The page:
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Let $f\in L^1(0,1)$. I want to show that $$ \left(\int_0^1 f(t) ~\text{d}t\right) ^2\leqslant \int_0^1f^2(t)~\text{d}t.$$

This is my attempt: I want to apply Jensen's inequality: $\varphi\left(\int_0^1 f\right) \leqslant \int_0^1 \varphi(f).$

Let $\varphi(x)=x^2$. Then $\varphi$ is convex. Thus applying Jensen's inequality, gives the result.

Is what I've done right?

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Yes, you may want to give more details of why you know $\varphi$ is convex. –  tomcuchta Nov 17 '11 at 4:38
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up vote 4 down vote accepted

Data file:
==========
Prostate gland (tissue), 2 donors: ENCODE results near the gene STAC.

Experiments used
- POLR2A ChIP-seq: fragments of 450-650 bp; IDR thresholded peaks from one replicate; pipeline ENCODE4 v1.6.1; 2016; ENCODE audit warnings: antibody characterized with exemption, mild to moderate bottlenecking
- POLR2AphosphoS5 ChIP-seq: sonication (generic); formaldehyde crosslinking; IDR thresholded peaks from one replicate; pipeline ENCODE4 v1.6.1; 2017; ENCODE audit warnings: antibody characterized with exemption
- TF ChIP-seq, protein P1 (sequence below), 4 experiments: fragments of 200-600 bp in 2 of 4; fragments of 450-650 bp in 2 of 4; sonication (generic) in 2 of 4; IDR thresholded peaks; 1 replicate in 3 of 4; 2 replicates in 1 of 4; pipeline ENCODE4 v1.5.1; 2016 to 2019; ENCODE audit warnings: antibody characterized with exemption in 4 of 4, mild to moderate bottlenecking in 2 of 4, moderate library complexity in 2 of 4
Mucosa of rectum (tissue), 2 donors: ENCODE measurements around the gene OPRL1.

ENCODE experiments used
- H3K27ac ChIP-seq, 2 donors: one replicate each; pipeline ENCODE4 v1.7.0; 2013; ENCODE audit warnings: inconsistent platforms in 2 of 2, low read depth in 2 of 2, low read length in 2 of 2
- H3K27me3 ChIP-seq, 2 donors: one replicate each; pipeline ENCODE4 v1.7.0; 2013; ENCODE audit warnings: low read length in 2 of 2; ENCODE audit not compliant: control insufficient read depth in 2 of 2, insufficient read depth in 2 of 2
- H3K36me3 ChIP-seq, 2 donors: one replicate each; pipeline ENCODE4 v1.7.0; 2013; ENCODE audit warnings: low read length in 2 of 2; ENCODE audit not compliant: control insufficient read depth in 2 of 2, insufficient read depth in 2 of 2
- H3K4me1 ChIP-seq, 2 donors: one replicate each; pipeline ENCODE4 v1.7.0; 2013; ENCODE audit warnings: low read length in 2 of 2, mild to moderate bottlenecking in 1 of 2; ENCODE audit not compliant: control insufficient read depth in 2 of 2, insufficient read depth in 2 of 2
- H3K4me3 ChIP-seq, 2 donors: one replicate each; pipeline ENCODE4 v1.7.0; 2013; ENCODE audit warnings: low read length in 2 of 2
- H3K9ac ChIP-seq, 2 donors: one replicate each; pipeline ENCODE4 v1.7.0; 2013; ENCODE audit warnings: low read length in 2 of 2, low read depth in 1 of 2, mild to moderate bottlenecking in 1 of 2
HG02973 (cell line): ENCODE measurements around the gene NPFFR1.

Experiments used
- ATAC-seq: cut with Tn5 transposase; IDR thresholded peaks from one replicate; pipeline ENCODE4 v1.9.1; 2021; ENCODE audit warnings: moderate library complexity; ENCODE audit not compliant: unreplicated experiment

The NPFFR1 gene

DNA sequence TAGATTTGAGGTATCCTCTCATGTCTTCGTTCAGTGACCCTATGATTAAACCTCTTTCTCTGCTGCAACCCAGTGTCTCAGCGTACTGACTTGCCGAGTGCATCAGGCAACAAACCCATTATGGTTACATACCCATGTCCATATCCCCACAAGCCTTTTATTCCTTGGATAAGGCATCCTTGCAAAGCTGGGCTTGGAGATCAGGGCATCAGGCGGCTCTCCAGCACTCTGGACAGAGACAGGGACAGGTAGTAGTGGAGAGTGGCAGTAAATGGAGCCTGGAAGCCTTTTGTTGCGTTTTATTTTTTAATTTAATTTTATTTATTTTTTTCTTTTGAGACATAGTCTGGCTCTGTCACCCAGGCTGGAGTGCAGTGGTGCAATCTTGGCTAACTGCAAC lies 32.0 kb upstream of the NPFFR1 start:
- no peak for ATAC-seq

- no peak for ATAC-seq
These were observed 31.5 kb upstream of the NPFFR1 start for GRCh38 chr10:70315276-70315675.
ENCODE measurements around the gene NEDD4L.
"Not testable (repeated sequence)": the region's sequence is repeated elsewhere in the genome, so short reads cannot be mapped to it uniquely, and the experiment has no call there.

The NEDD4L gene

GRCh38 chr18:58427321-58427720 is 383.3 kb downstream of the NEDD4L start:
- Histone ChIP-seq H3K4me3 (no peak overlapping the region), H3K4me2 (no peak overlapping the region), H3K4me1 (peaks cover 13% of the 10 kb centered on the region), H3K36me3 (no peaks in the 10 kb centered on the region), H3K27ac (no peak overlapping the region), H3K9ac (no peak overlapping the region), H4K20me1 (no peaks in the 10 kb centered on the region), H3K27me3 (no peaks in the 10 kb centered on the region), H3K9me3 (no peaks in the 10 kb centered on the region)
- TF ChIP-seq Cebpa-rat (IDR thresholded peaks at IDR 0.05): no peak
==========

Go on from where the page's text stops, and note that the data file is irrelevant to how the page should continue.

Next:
That seems fine to me [assuming you are okay showing the fact that $\varphi$ is convex :)]. Another way to get at this is to let $I = \int_0 ^ 1 f \ dt$ and then show $$\int_0 ^ 1 (f - I)^2 \ dt = \int_0 ^ 1 f^2 \ dt - I^2$$ and after rearrangement one gets $\int_0 ^ 1 f^2 \ dt \ge I^2$. This is effectively the same as showing that $\mbox{Var}(X) = E(X^2) - [E(X)]^2$ for a random variable $X$. I suppose this isn't quite right if $f \notin L^2$, but in that case the inequality is trivial since $\int f^2 \ dt = \infty$.

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Very nice ${}{}{}{}$ –  Colin Nov 17 '11 at 5:50
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